The number of patients over 65 opting for plastic surgery is rising steadily, according to an article in the New York Times. Like most of my generation, I have considered a little tweak. As a dedicated grandmother, I decided to poll the grandchildren before having any "work" done. But first a little research was in order.
Plastic Surgery Versus Cosmetic Surgery
The first thing I learned was that the most common term for what I was considering, plastic surgery, isn't really accurate.
Cosmetic surgery is a better name for surgery that has no real purpose except improving appearance. Plastic surgery often corrects situations that result from birth defects, accidents, and illnesses that may affect the way the body functions. What I was considering is properly termed cosmetic surgery or aesthetic plastic surgery.
Popular Procedures for Grandparents
Individuals aged 35-50 account for the majority of cosmetic procedures, according to 2015 statistics compiled by the American Society for Aesthetic Plastic Surgery (ASAPS). Those in that age bracket have 40% of the procedures, with liposuction, breast augmentation and tummy tucks heading the list, in that order.
Some grandparents fall into the 35-50 age bracket, but most of us are in the 51-64 and 65+ brackets, and the story for those age spans is radically different. For ages 51-64, liposuction still leads but is closely followed by eyelid surgery and facelift.
For ages 65+, eyelid surgery takes the lead, followed by a facelift. Liposuction is a distant third.
Eyelid surgery or is somewhat different from the other cosmetic procedures I've mentioned because it can have a functional purpose, too, especially in the 65+ group. Sometimes the eyelid sags so much that it interferes with vision.
When this occurs, insurance may pay for the procedure. This is usually judged to occur when the skin droops so much that it covers the eyelashes.
Trends in Cosmetic Surgery
Eyelid surgery and facelifts have shown staying power but little growth, according to ASAPS records going back to 1997. Other procedures, however, are booming. Breast lifts and breast reductions have both increased in popularity. Fat transfer to the breasts, buttocks, and face, which wasn't even tracked in 1997 is quite a popular procedure today, with fat transfer or fat grafting to the face showing up as the ninth most popular surgical procedure for women in 2015.
Another trend is the increasing popularity of nonsurgical procedures, such as injectables, microdermabrasion and chemical peels.
Americans spent over $13.5 billion on cosmetic procedures in 2015, with women accounting for 90% of the procedures.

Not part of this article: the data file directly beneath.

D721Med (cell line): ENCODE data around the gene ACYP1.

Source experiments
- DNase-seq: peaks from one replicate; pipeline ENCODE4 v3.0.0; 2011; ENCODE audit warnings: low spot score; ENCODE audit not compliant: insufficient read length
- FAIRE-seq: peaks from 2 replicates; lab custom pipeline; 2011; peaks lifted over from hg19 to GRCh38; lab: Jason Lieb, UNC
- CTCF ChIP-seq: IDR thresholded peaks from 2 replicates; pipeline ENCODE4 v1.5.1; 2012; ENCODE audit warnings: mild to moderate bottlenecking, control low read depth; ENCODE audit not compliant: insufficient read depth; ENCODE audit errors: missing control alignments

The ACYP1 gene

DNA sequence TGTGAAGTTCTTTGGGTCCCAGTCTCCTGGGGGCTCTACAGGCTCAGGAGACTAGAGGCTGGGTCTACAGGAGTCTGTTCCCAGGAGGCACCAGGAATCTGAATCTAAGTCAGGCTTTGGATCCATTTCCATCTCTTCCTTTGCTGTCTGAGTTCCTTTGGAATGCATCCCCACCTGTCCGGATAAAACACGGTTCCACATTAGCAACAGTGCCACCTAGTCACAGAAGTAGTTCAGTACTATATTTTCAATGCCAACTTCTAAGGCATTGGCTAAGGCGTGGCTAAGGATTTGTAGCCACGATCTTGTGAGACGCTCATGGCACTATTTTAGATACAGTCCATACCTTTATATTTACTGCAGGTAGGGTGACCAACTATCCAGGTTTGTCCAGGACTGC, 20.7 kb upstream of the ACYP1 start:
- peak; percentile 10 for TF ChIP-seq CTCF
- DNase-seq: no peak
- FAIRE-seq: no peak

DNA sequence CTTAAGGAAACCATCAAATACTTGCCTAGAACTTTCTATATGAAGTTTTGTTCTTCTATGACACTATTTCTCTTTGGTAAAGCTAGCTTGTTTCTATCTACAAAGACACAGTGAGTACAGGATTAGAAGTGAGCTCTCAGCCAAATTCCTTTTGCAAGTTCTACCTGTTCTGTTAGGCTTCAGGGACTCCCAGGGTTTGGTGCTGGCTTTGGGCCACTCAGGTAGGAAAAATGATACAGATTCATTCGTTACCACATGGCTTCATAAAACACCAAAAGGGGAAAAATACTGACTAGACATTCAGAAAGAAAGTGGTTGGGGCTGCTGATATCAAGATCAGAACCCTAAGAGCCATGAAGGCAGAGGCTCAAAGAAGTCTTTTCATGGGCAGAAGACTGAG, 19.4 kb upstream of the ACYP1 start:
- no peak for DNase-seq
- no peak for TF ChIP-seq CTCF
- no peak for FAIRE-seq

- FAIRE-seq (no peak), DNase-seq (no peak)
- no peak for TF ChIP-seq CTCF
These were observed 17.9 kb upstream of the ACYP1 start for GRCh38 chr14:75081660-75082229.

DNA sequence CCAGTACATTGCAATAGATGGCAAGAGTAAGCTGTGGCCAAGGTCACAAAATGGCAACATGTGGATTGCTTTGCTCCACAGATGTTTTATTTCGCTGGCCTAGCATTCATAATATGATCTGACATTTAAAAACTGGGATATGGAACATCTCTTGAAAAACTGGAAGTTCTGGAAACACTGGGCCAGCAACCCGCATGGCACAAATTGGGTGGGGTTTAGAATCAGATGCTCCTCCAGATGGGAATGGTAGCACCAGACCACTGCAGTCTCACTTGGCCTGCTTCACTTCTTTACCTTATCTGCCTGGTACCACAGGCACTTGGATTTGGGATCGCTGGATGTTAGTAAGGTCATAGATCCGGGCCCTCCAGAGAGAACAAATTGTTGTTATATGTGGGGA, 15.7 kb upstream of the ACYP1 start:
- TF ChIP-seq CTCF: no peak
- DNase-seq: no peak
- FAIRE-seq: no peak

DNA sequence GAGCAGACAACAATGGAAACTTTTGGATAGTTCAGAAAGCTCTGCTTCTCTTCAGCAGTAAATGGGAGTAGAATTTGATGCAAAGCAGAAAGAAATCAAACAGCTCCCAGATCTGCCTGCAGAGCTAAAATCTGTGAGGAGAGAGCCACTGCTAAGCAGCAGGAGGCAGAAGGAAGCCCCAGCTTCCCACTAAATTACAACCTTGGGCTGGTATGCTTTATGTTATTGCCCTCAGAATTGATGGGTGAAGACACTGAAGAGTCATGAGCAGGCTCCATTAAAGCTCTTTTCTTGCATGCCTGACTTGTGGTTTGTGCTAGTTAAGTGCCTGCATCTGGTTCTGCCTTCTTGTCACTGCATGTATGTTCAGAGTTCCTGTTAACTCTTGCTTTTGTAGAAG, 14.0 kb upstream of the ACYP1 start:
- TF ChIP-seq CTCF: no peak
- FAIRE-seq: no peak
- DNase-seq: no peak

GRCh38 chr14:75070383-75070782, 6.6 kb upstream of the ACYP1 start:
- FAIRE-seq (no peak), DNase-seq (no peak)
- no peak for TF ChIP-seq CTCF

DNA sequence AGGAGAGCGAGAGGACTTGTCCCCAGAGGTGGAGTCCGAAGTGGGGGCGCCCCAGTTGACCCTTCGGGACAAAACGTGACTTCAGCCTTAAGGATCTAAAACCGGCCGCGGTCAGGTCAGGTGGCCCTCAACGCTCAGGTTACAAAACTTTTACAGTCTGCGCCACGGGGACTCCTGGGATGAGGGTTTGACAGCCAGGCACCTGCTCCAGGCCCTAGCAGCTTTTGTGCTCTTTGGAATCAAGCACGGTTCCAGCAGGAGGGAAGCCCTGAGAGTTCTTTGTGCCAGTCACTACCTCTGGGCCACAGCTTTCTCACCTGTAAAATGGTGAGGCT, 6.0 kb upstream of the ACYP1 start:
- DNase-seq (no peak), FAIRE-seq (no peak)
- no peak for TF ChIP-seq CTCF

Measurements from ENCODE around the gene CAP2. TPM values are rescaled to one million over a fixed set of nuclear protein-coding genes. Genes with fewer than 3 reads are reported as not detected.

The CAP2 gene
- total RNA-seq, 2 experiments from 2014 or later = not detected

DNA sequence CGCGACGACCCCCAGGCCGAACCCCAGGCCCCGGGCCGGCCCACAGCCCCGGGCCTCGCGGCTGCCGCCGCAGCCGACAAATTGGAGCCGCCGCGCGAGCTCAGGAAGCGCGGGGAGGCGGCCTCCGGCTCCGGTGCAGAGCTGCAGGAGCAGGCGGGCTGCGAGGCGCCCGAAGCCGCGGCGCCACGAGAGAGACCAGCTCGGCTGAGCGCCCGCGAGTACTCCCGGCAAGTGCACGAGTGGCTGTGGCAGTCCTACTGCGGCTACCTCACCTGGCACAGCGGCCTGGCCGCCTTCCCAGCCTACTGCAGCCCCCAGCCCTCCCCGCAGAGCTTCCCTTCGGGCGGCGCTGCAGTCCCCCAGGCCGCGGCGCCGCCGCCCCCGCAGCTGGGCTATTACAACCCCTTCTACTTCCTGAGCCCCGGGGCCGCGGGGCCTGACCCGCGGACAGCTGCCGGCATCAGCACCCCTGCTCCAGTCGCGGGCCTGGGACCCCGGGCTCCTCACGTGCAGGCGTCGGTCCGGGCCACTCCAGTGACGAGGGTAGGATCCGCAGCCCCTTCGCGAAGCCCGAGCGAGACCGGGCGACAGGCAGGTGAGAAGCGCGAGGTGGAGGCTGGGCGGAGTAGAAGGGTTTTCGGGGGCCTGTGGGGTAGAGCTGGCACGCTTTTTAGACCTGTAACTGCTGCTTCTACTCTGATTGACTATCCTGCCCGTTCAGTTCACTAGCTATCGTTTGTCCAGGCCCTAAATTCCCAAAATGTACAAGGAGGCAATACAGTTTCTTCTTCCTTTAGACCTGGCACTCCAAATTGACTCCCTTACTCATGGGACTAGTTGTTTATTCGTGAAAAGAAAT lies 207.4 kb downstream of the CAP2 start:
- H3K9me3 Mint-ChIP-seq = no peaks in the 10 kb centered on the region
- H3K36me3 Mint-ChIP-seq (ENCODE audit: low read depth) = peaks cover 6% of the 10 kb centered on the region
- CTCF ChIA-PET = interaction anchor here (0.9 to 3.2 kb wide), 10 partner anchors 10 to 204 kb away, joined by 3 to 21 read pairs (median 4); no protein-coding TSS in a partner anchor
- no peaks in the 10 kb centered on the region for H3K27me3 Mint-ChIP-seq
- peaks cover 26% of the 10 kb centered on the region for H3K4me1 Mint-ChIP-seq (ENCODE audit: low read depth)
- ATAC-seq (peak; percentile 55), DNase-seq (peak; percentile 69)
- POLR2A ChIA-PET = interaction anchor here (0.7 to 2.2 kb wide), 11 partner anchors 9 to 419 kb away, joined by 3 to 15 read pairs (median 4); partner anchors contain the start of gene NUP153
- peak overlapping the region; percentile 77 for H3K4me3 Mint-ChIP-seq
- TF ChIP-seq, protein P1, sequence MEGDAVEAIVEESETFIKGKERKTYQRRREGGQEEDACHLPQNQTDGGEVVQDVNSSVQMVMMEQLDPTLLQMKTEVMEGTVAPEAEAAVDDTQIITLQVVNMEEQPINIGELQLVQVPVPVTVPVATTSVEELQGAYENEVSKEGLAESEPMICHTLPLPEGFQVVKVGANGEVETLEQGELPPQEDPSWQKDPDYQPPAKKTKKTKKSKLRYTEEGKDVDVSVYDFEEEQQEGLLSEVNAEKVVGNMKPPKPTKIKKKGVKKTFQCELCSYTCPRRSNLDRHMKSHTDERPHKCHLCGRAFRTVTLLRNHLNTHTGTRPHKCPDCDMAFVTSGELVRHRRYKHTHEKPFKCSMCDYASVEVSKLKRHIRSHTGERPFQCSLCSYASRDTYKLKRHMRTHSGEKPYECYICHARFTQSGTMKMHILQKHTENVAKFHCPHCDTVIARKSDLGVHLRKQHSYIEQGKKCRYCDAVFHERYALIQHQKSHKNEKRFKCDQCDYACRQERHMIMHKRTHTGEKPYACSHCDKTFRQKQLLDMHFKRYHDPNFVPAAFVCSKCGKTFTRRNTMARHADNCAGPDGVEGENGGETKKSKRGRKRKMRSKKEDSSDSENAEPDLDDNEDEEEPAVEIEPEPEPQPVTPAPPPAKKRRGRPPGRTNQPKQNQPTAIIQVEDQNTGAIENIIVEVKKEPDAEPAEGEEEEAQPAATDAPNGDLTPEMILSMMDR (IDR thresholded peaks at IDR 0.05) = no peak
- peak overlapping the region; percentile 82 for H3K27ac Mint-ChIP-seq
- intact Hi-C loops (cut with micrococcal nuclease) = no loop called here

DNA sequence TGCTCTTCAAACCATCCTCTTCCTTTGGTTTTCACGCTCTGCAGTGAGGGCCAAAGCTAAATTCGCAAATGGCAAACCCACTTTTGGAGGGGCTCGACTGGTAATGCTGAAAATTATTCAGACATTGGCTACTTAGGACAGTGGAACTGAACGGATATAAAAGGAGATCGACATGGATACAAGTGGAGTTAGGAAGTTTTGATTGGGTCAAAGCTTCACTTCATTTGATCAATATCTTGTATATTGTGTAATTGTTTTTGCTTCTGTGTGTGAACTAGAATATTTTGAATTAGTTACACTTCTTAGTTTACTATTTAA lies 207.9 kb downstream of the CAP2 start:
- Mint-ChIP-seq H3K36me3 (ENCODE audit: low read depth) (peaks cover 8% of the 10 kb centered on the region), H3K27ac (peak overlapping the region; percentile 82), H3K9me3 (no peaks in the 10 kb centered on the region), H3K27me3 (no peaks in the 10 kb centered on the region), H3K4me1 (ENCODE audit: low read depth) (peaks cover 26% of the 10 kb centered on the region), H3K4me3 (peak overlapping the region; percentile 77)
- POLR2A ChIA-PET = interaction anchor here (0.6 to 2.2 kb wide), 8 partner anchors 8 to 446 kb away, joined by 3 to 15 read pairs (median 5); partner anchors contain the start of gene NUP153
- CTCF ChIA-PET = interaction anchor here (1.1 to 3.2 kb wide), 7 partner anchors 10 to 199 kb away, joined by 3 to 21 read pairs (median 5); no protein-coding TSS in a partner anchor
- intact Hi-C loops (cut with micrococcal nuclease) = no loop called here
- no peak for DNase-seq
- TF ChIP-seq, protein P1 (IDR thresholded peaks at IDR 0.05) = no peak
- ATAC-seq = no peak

What Will the Grandchildren Think?
No one worries like grandparents, but we aren't the only ones who worry. Grandchildren may worry if they know that a grandparent is having a cosmetic procedure. They may also be concerned if they see their grandparents during the recovery period, when there may be a lot of discoloration and bruising.
How much they should be told will depend upon their ages and dispositions.
Some grandparents worry that the change in their appearance will be too radical for the grandchildren. Most of the time, that isn't an issue. Most cosmetic procedures do not radically change one's appearance. The goal is to make one look younger and more "rested" while still having a natural appearance. In fact, one survey asked observers to guess the age of subjects before and after facial cosmetic surgery. The observers rated the subjects as around three years younger after their surgery. Other surveys have had somewhat higher results, but a person is not going to go into surgery looking 60 and come out looking 45.
I Check With the Real Experts
After I spent some time in research, I decided to consult my grandchildren or at least four of them who happened to be at my house at the time.
Their ages were 7-14. I've never considered plastic surgery for anything below the neck, so I asked them specifically, "Do you think I should get a facelift?" Here are their responses:
- "Are you thinking about THAT? That's so out of character. No, you shouldn't do it."
- "I don't think you should do it, because you might have problems."
- "No, you shouldn't do it, because you're fine just the way you are."
- "I'm not going to answer that question."
So there you have it: three said no and one abstained. I think I'm going to abstain, too, at least for now. But I'm not going to rule out the possibility of a little nip-and-tuck in my future.